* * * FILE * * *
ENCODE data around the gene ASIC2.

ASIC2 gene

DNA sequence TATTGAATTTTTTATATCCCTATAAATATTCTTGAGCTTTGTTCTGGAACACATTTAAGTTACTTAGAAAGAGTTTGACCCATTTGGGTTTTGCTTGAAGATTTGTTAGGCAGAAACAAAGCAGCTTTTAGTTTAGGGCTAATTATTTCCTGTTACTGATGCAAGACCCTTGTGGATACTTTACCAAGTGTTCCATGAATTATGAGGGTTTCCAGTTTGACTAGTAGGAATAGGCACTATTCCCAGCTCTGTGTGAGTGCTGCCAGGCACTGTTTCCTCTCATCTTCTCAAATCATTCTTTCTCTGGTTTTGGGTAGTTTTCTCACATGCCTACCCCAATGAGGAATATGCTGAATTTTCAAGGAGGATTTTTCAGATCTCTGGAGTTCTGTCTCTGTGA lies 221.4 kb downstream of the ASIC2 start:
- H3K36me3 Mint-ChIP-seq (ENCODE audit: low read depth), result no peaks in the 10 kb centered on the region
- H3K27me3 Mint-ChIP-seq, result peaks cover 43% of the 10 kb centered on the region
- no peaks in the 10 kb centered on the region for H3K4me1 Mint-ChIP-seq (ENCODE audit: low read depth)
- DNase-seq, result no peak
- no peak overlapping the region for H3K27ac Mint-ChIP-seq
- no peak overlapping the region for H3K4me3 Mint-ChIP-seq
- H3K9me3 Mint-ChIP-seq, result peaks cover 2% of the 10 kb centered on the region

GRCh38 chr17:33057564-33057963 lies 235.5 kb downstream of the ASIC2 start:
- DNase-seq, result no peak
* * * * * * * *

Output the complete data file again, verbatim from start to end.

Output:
ENCODE data around the gene ASIC2.

ASIC2 gene

DNA sequence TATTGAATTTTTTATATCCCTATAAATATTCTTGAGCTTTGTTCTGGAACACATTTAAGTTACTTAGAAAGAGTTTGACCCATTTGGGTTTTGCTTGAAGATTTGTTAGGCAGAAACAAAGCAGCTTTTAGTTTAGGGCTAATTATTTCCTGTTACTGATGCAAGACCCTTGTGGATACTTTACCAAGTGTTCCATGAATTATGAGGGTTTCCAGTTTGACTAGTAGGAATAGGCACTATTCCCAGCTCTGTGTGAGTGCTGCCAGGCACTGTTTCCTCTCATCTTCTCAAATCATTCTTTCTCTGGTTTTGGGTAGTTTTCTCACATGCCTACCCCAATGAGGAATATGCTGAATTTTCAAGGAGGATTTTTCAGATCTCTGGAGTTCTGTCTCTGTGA lies 221.4 kb downstream of the ASIC2 start:
- H3K36me3 Mint-ChIP-seq (ENCODE audit: low read depth), result no peaks in the 10 kb centered on the region
- H3K27me3 Mint-ChIP-seq, result peaks cover 43% of the 10 kb centered on the region
- no peaks in the 10 kb centered on the region for H3K4me1 Mint-ChIP-seq (ENCODE audit: low read depth)
- DNase-seq, result no peak
- no peak overlapping the region for H3K27ac Mint-ChIP-seq
- no peak overlapping the region for H3K4me3 Mint-ChIP-seq
- H3K9me3 Mint-ChIP-seq, result peaks cover 2% of the 10 kb centered on the region

GRCh38 chr17:33057564-33057963 lies 235.5 kb downstream of the ASIC2 start:
- DNase-seq, result no peak